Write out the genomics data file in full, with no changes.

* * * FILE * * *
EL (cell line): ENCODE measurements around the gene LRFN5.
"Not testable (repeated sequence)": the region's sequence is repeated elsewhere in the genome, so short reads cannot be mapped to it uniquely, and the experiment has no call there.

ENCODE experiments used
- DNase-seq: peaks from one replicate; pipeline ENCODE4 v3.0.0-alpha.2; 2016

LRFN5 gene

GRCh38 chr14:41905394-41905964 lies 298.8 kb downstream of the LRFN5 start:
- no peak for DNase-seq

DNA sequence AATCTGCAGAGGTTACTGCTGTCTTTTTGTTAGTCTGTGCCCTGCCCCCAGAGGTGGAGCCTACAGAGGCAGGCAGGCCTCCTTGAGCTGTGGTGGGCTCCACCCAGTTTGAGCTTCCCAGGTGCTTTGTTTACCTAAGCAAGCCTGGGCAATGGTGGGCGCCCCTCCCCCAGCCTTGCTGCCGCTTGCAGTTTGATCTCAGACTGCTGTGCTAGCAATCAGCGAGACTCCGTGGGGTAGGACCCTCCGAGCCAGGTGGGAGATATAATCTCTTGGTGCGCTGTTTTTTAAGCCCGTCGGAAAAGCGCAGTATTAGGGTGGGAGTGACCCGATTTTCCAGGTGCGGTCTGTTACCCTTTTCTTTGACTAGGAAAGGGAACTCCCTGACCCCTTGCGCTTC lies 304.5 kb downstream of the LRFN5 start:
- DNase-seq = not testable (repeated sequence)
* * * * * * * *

EL (cell line): ENCODE measurements around the gene LRFN5.
"Not testable (repeated sequence)": the region's sequence is repeated elsewhere in the genome, so short reads cannot be mapped to it uniquely, and the experiment has no call there.

ENCODE experiments used
- DNase-seq: peaks from one replicate; pipeline ENCODE4 v3.0.0-alpha.2; 2016

LRFN5 gene

GRCh38 chr14:41905394-41905964 lies 298.8 kb downstream of the LRFN5 start:
- no peak for DNase-seq

DNA sequence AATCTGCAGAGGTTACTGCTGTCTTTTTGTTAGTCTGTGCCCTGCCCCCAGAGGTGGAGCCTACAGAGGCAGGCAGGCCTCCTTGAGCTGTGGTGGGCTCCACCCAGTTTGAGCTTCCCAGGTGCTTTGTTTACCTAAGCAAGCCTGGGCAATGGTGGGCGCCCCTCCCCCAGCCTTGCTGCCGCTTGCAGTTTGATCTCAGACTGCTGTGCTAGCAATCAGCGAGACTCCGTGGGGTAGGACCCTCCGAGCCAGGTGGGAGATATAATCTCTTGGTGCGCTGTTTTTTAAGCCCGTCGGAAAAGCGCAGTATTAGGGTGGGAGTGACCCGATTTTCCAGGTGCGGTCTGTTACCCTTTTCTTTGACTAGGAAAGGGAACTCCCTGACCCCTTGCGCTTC lies 304.5 kb downstream of the LRFN5 start:
- DNase-seq = not testable (repeated sequence)